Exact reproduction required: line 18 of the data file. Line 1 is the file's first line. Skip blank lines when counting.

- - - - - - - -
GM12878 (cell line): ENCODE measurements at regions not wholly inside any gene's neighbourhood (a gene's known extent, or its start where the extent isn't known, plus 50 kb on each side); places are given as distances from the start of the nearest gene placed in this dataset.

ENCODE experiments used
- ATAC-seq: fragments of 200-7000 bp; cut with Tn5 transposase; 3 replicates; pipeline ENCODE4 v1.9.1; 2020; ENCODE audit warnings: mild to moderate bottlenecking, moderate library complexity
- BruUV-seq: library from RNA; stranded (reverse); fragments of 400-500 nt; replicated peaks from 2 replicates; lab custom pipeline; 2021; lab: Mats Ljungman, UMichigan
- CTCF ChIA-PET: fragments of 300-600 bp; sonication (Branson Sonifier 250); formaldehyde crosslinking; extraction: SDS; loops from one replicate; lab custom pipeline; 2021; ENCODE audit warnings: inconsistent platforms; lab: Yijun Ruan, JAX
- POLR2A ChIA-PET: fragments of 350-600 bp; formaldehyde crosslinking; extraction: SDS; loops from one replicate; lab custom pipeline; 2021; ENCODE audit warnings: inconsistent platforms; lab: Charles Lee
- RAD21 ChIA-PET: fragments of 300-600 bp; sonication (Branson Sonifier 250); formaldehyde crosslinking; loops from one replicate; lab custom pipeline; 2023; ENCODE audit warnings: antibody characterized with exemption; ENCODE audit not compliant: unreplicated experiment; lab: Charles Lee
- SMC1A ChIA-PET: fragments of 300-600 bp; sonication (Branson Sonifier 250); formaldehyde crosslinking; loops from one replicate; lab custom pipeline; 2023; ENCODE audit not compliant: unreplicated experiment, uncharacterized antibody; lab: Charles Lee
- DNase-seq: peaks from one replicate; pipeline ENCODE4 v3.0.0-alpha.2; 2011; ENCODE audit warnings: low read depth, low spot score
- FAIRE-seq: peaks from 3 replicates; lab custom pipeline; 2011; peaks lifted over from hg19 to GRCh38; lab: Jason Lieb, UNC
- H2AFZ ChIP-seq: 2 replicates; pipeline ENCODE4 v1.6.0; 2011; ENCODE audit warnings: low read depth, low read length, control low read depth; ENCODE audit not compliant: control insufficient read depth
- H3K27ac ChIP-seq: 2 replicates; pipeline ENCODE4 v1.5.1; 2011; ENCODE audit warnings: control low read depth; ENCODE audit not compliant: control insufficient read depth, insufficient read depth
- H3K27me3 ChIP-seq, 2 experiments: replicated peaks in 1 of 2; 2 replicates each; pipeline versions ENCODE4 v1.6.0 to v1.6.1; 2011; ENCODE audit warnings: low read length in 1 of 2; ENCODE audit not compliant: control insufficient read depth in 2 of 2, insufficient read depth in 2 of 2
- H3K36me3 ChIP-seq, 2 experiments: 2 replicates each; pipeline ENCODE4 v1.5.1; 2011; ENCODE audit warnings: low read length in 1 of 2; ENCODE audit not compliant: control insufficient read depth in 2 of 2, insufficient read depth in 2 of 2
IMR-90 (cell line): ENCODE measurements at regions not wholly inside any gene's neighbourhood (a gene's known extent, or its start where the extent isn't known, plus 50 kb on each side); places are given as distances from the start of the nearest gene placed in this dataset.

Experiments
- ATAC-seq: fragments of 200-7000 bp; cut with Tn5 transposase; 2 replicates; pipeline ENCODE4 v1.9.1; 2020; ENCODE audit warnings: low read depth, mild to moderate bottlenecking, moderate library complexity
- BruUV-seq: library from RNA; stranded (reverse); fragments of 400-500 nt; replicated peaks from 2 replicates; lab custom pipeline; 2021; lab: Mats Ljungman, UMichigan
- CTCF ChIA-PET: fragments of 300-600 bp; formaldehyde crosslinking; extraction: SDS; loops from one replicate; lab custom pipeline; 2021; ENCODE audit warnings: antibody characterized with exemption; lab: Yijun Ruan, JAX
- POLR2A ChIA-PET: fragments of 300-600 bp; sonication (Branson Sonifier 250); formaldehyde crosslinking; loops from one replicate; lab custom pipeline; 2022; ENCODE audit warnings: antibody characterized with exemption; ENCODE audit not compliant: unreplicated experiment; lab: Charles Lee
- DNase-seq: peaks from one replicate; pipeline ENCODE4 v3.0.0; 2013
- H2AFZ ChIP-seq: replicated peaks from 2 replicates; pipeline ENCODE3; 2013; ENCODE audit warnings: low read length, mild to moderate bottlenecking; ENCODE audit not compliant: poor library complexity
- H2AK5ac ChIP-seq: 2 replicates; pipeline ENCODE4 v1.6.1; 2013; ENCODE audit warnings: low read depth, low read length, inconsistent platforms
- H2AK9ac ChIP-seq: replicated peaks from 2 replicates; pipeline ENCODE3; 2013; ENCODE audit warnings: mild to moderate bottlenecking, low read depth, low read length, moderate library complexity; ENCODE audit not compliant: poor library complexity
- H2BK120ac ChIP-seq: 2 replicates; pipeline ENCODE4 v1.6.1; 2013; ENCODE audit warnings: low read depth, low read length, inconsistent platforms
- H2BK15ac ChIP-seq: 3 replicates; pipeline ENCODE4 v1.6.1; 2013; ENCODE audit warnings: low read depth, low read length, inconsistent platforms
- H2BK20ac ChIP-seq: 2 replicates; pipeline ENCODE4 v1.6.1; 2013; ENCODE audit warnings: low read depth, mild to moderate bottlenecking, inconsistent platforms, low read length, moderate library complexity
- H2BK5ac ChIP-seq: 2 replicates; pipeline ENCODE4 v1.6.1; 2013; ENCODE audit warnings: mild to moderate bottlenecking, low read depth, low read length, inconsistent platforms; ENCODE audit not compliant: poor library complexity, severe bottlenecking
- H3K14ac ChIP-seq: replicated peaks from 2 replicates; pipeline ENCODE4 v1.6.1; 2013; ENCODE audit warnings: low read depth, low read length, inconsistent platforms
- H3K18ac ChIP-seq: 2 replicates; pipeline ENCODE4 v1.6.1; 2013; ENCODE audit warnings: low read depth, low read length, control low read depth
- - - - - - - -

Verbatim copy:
- BruUV-seq: library from RNA; stranded (reverse); fragments of 400-500 nt; replicated peaks from 2 replicates; lab custom pipeline; 2021; lab: Mats Ljungman, UMichigan